Calcium and Phosphate Physiologic Forms
- The vast majority of total-body calcium and phosphate are stored within the bones and only a fraction circulates within the extracellular fluid. This extracellular supply of calcium and phosphate can in different physiological forms which exhibit distinct physiological activities.
- Protein Bound: 40%
- Roughly 40% of extracellular calcium is bound to plasma proteins such as albumin. Importantly, this protein-bound supply cannot diffuse through capillaries and remains within the vasculature.
- Chemically Bound: 10%
- Roughly 10% of the extracellular calcium is complexed with anions such as phosphate and citrate. Although this chemically-bound supply of calcium can diffuse through capillaries it is not physiologically active.
- Free Calcium: 50%
- Roughly half of the extracellular calcium is in its free ionized form as Ca++). Ionized calcium is freely diffusible through the capillaries and is the only physiologically active form of the calcium. Thus, discussions of regulatory mechanisms of calcium concentration are in reality only referring to this free, ionized form of the atom.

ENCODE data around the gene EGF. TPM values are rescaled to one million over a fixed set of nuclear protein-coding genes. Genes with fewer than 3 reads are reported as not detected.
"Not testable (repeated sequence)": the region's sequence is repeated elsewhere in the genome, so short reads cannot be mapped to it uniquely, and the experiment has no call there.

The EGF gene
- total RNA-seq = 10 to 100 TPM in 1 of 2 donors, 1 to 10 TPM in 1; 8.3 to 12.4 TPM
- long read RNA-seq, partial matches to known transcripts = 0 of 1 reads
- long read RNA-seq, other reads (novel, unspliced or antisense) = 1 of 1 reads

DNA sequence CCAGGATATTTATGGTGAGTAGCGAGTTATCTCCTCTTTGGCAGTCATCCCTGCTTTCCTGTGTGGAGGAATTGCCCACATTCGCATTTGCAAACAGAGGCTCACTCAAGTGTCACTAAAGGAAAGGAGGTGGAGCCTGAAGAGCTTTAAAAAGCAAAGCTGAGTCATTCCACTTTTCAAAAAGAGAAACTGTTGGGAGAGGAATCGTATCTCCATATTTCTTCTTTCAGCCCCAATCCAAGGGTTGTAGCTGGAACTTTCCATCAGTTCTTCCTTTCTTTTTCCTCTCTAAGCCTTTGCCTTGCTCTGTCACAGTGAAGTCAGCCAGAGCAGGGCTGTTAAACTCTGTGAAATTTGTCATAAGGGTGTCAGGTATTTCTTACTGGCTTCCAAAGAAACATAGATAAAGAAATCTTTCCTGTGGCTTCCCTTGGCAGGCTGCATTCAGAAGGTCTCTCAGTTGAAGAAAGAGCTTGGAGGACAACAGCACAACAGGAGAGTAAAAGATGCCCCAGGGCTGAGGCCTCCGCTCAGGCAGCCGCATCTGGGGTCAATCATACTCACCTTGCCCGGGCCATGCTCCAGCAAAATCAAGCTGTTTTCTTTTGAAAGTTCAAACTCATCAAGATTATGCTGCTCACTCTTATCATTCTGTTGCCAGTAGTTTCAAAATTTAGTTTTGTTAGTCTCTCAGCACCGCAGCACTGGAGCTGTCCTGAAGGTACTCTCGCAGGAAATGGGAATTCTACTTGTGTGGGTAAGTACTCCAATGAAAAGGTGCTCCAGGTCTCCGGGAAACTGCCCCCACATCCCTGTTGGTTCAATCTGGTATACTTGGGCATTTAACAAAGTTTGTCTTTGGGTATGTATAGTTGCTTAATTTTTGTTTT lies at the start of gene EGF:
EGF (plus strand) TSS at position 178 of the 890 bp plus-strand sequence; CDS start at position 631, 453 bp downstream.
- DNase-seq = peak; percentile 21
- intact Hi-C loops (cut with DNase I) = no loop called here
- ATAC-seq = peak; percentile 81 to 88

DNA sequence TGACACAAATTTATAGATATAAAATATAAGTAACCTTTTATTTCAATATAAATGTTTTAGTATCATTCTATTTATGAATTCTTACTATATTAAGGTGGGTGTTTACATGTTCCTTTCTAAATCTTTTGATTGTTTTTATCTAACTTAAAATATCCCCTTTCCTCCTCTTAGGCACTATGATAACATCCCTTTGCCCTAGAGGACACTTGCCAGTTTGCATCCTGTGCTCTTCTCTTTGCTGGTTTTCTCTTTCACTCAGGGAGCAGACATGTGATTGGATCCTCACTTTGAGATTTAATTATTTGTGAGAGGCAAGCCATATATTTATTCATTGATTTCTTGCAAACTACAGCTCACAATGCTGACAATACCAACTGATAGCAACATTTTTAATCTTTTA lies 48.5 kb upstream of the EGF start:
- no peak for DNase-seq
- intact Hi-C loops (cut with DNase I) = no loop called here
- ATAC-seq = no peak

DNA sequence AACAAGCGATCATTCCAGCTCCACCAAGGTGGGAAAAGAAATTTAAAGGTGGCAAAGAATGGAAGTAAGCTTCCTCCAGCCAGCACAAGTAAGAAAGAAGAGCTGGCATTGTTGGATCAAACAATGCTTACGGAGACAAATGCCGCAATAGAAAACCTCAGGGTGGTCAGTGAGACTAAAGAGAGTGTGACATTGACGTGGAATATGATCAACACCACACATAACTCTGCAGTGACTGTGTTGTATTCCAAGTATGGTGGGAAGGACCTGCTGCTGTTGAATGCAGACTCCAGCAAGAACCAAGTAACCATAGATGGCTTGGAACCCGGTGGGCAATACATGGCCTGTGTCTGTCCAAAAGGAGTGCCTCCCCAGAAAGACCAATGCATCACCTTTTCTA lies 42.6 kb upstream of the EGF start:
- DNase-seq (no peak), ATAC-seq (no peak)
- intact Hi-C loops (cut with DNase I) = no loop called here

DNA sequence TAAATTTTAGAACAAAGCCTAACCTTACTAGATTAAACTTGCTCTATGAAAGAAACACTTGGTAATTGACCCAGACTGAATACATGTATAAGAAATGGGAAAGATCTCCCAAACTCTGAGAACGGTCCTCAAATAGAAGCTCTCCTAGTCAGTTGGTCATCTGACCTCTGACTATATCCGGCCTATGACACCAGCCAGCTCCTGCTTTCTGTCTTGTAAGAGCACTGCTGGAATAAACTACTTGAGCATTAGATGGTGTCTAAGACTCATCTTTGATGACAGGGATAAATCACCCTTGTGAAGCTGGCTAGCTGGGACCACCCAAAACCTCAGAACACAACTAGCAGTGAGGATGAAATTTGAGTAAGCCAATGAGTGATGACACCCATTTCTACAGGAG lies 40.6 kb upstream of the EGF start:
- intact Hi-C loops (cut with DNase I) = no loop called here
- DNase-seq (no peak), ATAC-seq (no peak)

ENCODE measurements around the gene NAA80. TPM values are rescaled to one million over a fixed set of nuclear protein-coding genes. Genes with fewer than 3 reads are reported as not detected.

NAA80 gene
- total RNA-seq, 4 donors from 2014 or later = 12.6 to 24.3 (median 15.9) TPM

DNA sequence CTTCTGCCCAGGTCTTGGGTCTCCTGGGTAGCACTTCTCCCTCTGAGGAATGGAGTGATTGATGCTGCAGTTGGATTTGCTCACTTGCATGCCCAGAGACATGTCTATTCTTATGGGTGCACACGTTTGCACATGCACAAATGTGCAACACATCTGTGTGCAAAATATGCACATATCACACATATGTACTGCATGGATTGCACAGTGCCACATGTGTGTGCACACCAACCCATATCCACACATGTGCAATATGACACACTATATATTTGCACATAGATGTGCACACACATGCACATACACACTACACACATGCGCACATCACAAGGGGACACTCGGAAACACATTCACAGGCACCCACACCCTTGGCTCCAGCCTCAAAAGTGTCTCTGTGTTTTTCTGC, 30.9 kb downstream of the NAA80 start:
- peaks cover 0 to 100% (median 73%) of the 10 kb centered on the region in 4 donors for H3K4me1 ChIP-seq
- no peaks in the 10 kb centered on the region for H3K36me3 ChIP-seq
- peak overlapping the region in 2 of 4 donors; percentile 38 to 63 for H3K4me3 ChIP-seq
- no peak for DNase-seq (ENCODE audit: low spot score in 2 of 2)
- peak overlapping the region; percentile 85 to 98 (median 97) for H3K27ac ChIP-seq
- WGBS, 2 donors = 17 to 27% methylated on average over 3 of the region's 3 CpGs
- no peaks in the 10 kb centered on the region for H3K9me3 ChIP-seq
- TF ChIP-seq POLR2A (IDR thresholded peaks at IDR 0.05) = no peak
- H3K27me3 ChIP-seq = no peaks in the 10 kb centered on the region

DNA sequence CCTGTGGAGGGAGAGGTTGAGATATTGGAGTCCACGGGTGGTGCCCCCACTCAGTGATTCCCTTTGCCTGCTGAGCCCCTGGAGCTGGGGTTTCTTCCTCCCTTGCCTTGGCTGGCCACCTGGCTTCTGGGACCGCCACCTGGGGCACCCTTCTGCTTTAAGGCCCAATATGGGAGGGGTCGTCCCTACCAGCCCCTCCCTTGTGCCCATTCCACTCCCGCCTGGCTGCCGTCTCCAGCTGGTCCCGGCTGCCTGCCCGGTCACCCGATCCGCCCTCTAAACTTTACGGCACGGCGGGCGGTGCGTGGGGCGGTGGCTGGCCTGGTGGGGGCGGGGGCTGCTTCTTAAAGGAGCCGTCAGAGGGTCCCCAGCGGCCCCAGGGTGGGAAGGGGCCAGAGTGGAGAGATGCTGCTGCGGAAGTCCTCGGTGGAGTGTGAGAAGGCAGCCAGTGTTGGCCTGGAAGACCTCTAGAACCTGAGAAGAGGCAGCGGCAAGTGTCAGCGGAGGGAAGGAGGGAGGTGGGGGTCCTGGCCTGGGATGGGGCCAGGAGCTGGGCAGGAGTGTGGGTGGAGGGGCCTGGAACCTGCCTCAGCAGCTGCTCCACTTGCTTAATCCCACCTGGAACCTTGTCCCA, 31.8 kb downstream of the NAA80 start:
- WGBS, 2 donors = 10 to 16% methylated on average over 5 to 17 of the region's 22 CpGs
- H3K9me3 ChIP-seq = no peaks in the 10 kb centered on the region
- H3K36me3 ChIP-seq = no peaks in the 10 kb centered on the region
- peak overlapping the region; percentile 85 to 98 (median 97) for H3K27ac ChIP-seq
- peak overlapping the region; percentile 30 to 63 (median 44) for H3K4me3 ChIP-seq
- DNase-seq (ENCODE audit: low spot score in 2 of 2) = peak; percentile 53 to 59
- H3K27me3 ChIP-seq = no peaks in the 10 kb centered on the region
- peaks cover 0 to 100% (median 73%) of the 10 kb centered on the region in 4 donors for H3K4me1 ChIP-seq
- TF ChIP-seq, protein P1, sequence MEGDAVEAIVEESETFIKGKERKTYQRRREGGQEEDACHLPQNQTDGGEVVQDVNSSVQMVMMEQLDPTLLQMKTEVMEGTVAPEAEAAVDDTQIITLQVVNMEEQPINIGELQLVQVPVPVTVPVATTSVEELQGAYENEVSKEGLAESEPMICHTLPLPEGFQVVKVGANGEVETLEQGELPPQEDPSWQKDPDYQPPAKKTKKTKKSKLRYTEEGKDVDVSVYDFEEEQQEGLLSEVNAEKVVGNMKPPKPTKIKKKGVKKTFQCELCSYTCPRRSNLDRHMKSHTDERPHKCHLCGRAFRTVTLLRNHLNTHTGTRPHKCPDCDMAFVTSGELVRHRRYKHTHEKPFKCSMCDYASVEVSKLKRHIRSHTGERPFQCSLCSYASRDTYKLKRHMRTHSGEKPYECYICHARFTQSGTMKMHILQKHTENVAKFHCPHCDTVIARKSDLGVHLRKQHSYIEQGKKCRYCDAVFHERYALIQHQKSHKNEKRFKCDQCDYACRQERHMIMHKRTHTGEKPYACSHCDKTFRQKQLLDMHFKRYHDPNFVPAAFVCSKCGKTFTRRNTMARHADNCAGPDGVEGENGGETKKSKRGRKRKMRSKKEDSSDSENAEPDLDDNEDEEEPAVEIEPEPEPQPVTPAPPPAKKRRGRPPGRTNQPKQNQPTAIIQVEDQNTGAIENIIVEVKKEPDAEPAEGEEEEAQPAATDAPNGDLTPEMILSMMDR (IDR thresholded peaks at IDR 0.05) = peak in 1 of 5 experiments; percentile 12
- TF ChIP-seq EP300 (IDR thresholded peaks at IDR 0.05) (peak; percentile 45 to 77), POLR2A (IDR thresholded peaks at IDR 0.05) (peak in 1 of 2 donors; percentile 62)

- Extracellular phosphate is present in inorganic form as either HPO42- or H2PO4-. The differences between these two ionic forms of phosphate are physiologically negligible and biochemically difficult to distinguish; consequently, most discussions of extracellular phosphate will conflate these two pools as total phosphorous.